From that perspective this system was full of holes. Death was arbitrary: just a timer measuring a fixed life-span. "Growth" was a misnomer: the number of segments was simply a rolling average of the energy in the curl's frequency band, so the curls were really no more than slow-motion level meters. Taking the organic / metabolic analogy more seriously, I worked out a better solution. An organism needs a certain amount of energy just to function; and the bigger the organism, the more energy it needs. If it gets more than it needs, then it can grow; if it gets less than it needs, for long enough, it will die. So this is a simple metabolic logic that can link growth, energy and death. Translated into the world of the curls: for each time step, every curl has an energy threshhold, which is proportional to its size (in line segments); if the spectral energy in its band is far enough over that threshhold, it adds a segment - like adding a new cell to its body; if the energy is under that threshhold, it doesn't grow; and if it remains in stasis for too long, it dies. Funnily enough, the behaviour that results is only subtly different to the simple windowed average. Does the model really matter, in that case? It does for me at least; if and how it matters for others is another question.

Next, the curls developed a more complex life-cycle - credit to Alex Gillespie for urging me in this direction. In line with the grass analogy, curls grow a "seed" at their tip when they are in stasis; when they die, that seed is released into the world. Like real seeds, these can lie dormant indefinitely before being revived - here, by a burst of energy in their specific frequency band. After several iterations, the seed form settled on a circle that gradually grows spikes, all the while being blown back "down" the world (against the direction of growth) by audio energy (below). As well as adding graphic variety, seeds change the system's overall dynamics. Unlike spawned curls, seeds are genetically identical to their "parent" - attributes such as frequency band are passed on unaltered. Because each individual can make only one seed, that seed is a way for the curl to go dormant in lean times; if it gets another burst of energy, it can be reborn. The curls demo applet demonstrates this best (again, adjust your audio input and make some noise).

A few technical notes. One big lesson here was the power of transform-based geometry. Each curl is a sequence of line segments whose length relates to frequency band (lower tuned curls have longer segments); each segment is tilted (rotateZ), then translated along the x axis to the correct spot. A sine function is used to modulate the radius of each curl along its length; frequency band factors in here too; this radius is expressed as a y axis translation. Then the segment is rotated around the x axis, to give depth. I iterate this a few hundred times to get one curl, and repeat this process up to twenty times to draw the whole world - each curl has its own parameters for tilt, x rotation increment, and frequency band.

In the live applet audio energy ripples up the curls, from base to tip. This was added to reinforce the liveness of the system and add some rapid, moment-by-moment change. It was implemented very simply. I used a (Java) ArrayList to create a stack of audio level values; at each time step, the current audio level value is added at the head of the list, and the ArrayList politely shuffles all the other values along. So each segment's length is a combination of three values; the base segment length, a function to taper the curl towards the tip, and the buffered audio level.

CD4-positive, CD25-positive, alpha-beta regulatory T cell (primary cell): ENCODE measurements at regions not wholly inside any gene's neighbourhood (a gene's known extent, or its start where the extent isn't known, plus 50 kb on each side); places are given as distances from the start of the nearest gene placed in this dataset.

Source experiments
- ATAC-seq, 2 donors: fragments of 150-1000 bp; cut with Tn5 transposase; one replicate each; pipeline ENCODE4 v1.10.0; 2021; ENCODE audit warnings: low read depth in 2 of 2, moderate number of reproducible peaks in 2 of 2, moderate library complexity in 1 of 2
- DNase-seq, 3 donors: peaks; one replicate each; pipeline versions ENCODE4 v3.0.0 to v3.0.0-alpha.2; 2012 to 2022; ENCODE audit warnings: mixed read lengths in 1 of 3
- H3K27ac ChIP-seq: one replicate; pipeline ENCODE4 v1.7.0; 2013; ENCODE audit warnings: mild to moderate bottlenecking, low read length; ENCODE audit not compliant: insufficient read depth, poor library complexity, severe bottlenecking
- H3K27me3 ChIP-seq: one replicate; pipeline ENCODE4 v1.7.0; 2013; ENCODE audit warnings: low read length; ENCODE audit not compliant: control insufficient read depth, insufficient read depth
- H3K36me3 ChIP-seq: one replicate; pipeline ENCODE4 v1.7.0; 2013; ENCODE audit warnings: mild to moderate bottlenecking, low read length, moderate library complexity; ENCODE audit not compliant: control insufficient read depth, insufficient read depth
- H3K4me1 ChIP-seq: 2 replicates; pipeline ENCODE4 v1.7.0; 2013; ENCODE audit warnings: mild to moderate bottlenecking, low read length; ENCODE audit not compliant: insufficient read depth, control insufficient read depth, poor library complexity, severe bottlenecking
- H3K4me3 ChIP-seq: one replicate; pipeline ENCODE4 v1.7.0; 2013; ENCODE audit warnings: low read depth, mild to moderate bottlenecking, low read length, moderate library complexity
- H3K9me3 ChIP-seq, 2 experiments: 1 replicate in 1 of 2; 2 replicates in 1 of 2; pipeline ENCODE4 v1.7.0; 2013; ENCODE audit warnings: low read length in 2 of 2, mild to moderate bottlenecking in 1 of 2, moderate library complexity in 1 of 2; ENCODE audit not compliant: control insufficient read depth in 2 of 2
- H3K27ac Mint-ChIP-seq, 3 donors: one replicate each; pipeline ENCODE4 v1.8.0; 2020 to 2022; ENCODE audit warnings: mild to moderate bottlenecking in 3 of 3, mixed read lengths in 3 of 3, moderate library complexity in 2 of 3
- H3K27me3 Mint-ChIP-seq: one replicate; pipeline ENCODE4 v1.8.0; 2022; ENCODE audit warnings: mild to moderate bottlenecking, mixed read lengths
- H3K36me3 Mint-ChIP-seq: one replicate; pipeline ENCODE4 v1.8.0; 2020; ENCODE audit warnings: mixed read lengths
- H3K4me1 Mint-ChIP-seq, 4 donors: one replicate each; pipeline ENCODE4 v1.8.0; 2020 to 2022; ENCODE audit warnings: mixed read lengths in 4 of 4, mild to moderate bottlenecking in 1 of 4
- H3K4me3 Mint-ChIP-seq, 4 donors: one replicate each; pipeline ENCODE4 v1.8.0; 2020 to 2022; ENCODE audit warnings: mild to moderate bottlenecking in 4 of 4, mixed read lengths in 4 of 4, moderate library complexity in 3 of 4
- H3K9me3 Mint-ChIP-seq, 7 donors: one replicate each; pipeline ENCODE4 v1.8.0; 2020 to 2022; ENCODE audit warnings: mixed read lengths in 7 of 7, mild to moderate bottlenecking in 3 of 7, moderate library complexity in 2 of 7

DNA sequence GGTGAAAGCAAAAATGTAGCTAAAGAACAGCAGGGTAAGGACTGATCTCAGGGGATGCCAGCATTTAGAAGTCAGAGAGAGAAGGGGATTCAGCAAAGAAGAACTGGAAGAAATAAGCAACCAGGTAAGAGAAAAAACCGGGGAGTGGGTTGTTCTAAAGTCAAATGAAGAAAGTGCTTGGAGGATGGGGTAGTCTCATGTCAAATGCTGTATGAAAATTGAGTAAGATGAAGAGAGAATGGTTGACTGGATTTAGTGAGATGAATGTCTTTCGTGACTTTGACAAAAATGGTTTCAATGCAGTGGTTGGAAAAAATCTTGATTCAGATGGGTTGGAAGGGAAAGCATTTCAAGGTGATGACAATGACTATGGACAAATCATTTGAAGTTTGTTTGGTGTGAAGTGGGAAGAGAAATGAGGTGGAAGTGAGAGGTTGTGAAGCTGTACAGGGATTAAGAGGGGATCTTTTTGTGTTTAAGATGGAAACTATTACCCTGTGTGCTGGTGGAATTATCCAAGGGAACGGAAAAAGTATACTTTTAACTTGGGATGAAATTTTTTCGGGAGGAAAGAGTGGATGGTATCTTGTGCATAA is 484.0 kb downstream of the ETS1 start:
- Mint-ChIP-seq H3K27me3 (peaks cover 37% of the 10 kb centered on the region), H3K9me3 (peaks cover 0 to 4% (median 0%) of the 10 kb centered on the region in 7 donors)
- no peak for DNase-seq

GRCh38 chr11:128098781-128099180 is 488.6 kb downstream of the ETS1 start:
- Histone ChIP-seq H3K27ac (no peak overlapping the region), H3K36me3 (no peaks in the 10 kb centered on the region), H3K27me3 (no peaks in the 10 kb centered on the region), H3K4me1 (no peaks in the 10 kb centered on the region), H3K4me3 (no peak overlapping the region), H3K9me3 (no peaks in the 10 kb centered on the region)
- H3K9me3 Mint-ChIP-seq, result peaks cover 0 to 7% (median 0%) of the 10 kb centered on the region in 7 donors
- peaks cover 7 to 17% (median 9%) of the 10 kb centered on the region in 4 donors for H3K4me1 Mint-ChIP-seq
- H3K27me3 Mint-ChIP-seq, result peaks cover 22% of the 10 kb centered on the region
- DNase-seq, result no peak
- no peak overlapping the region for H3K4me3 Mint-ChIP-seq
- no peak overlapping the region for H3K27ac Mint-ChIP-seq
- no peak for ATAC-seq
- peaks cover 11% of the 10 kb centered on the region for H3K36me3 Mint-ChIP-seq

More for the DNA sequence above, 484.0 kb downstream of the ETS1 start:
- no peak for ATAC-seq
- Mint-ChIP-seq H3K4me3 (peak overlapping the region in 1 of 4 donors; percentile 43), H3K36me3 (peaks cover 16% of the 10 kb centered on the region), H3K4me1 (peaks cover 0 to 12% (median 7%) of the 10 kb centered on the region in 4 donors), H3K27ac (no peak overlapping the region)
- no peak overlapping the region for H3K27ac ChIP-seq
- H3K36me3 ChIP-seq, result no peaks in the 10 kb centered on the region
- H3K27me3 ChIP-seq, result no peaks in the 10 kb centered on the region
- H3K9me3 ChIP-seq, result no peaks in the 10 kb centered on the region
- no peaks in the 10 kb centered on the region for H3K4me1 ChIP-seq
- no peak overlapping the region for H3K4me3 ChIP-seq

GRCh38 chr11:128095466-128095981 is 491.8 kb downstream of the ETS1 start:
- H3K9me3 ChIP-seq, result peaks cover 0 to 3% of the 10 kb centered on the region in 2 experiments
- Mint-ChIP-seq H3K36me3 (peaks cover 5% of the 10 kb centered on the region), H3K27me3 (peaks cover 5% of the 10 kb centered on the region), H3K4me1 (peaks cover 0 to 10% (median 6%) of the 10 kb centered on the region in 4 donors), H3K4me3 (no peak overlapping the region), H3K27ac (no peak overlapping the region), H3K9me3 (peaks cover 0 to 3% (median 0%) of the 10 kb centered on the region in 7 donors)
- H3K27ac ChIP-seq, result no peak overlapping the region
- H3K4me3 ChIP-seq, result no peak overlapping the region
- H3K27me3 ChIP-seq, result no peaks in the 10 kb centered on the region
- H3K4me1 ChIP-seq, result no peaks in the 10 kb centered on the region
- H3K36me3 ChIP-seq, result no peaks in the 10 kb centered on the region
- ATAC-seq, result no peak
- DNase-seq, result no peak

The graphics are all drawn with OpenGL - following flight404 I dabbled with GL blend modes, specifically additive blending, to get that luminous quality. The other key visual device here is the smearing caused by redrawing with a translucent rect(); instead of erasing the previous frame completely this fades it before overlaying the new frame. It's an easy trick that I've used before. But as Tom Carden explains, in OpenGL it leaves traces of previous frames. I discovered this firsthand when Alex and Caolan asked whether we could lose the "ghosts." I was baffled: on my dim old Powerbook screen, I simply hadn't seen them. Eventually, juggling alpha values I could reduce the "ghosts" to almost black (1) against the completely black (0) background - but no lower. Finally I just set the initial background to (1) instead of (0), and the ghosts were gone.

The adaptability of Processing came through again when it came to realising the installation. The final spec was a single long custom-made display case, with three small, inset LCD panels. These screens would run slide shows expanding on the exhibition content, but also feature the generative graphics when idle; the case itself would also integrate the curls as a graphic motif. For the case graphics, I sent Thylacine an applet that output a PDF snapshot on a key press; they could generate the graphics as required, then import the files directly into their layout.

The screens posed some extra challenges. The initial idea was to have the screens switch between a Powerpoint slideshow, and the curls applet; but making this happen without window frames and other visual clutter was impossible. In the end it was easier to build a simple slide player into the applet: it reads in images from an external folder, allowing JCSMR to author and update the slideshow content independently.

So to wrap up the Processing rave: it provided a single integrated development and delivery tool for a project spanning print, screen, audio, interaction, animation and even content management. Being able to burrow straight through to Java is powerful. Development was seamlessly cross-platform; the whole thing was developed on a Mac, and now runs happily on a single Windows PC with three (modest) OpenGL video cards. The installation has run daily for over six months, without a hitch (touch wood).

Some installation shots below, though it's hard to photograph, being a glass fronted cabinet in a bright foyer - reflection city. I'll add some better shots when I can get them. If you're in Canberra, drop in to the JCSMR - worth it for the building alone - and see it in person.

And very finally, photographic proof of the Jackie Chan connection - image from The Age.